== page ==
When going to the Magic Kingdom, go early when the park opens (if you stay at a Disney Hotel you get in an hour earlier!) Once in, go left just past Main Street and by the Crystal Palace and you will come into Adventureland and The Tiki Room, the Aladdin ride and Swiss Family Robinson Tree House. One of the most important features is the lovely Dole Whip stand that is to your right near the Jungle Cruise. The Dole Whip? It is worth every penny and every calorie and by the end of the day you will be back in line for round two. Trust me on this. Then on the left Pirates of the Caribbean, one of the most popular rides will be a bit less crowded because everyone else went straight and through the Castle. You can even ride it twice! Then there will be Thunder Mountain, Splash Mountain and the Country Bear Jamboree in Frontierland. Then on to Liberty Square and the Hall of Presidents and this fabulous perfumery there where you can blend your own scents from essential oils just before being a bit frightened in the Haunted Mansion. Around then you go through what will be your young kid’s favorite place in the park, Fantasyland. It’s A Small World, Snow White, Winnie the Pooh, and rides like the Mad Tea Party, the Carousel and Dumbo’s Flight are there, but most importantly Peter Pan’s Flight (one of the parks most popular) is worth the wait. Then it is to Tomorrowland and Space Mountain, Monsters Inc., Buzz Lightyear and the Carousel of Progress. There will be some crowds, but everybody else has gone through the Castle and is now crisscrossing across the park aimlessly while you are on a mission. In the end you will have made a big circle and then you can go to Cinderella’s Castle and back to rides you want to re-visit and get that second Dole Whip.
If you are at the other parks, GO EARLY and start at the back and work your way forward to the front, with the exception of Epcot which houses their main rides immediately and the World Showcase is in the back of the park. (Best dining experience is the Moroccan Café (plus your little ones can meet Aladdin and Jasmine there) and unless you like cold fish and smelly cheese bypass the legit Norwegian fare.) Everything in the Animal Kingdom is amazing, especially the wildlife that lives there. Disney’s Hollywood Studios has a 15 minute film on Walt Disney called One Man’s Dream that has memorabilia of Walt’s and is worth the time. Also take the backlot tour and have your photo taken on the NYC Street. (Eat at the Brown Derby or Hollywood and Vine.) By all means don’t forget the Aerosmith Rock and Rollercoaster. In December, in keeping with Star Wars mania, the Studio Park will be opening up a Star Wars experience complete with Jedi Training.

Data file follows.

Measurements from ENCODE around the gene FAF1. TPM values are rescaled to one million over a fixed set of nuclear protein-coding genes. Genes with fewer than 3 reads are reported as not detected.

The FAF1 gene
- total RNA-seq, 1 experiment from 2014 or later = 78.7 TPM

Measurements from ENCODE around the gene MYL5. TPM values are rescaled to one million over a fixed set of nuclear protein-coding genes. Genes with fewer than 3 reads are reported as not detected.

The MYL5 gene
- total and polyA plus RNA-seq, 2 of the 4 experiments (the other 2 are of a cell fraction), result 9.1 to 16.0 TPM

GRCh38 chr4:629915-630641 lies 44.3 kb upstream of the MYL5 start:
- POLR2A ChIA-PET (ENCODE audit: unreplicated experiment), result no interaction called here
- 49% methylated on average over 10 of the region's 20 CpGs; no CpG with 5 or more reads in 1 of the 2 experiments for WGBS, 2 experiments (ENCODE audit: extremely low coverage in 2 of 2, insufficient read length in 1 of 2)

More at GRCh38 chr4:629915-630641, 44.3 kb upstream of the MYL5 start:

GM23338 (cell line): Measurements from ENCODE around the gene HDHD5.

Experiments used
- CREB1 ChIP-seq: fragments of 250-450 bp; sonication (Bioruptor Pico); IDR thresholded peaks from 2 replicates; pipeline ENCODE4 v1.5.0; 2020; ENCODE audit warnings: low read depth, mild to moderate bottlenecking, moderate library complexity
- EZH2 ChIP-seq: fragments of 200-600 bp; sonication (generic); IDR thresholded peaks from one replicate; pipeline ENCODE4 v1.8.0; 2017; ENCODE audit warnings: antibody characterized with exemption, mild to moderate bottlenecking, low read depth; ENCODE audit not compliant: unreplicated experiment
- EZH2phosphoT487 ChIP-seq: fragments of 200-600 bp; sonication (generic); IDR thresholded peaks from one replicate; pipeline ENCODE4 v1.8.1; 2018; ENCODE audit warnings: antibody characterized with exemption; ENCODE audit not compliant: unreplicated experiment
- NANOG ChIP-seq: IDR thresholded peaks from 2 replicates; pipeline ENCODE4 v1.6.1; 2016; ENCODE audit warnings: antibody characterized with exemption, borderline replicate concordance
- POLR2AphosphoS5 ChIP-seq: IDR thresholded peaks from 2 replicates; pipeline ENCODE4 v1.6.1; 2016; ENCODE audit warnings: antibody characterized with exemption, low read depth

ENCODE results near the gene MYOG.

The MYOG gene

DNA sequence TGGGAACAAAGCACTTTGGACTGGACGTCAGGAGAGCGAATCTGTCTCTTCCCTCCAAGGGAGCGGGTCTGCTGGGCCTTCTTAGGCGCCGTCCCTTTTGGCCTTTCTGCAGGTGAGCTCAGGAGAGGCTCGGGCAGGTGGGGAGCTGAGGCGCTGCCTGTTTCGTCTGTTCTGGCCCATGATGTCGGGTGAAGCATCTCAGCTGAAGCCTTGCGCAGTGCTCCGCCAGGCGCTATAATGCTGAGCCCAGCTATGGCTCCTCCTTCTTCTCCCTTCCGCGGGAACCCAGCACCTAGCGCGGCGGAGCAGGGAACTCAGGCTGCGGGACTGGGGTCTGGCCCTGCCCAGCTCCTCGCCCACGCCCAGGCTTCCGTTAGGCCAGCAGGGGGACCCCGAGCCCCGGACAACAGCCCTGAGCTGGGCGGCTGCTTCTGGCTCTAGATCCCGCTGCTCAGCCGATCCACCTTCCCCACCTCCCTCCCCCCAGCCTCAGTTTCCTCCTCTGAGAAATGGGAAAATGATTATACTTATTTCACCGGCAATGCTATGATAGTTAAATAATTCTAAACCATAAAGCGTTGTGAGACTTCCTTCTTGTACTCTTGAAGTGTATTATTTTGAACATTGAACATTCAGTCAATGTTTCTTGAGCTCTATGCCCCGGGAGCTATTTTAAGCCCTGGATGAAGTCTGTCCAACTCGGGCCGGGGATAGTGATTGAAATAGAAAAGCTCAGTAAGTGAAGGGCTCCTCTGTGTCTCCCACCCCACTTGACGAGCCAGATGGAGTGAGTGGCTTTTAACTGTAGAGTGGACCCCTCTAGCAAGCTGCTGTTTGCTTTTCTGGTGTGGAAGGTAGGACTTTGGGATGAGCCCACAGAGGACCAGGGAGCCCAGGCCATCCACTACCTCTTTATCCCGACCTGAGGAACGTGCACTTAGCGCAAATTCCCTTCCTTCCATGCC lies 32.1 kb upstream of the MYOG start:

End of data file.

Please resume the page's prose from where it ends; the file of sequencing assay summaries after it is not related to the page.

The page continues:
Some other hints? With any of the parks, always stop at Customer Relations and ask for a list of that day’s events and any suggestions they may have to make your day that much more memorable. They will give you a list of character’s schedules and locations and other important events. Also, when riding the monorail, go to the front car, and while you are there ask if you can ride with the operator, hands down a one of a kind amazing experience worth taking. One more? If you are on a ride and there are two lines and you can’t see the loading area, go to left line, as it tends to move faster for some reason. Also, although they deny it, Omega track on Space Mountain appears faster than the Alpha side.
Always call well in advance of your trip to book character dinners. They are fast going on reservations but a BLAST, even for us big kids… nothing like a hug from the Fairy Godmother to make me smile. Breakfast is best at The Contemporary’s Chef Mickey’s, where you will dine with Mickey, Minnie, Pluto, Goofy, Chip and Dale and a few others. The Willie Wonka type cereal towers and candy toppings along with Mickey shaped waffles and vats of whipped topping are sure to please. Dinner at The Grand Floridian’s 1900 Park Fare is a buffet of goodness with the Cinderella Crew and my third favorite mouse, Gus.
Disney is an amazing experience for most. Obviously, Summer, Spring Breaks and Holidays are always busy, so patience is key when going then. Late September, October, January, February and April seem to be the least busy from experience.
In closing, the best advice is to plan ahead, go and be set on enjoying your time there. Stay on site, go for several days and take it all in. If you have questions, feel free to email us and if we can help you plan your Disney Vacation, give us a call.
Maybe my love for this place is the memories I have had there and the thought of memories yet to come. That is what I want for you and for your family, the memories of a lifetime.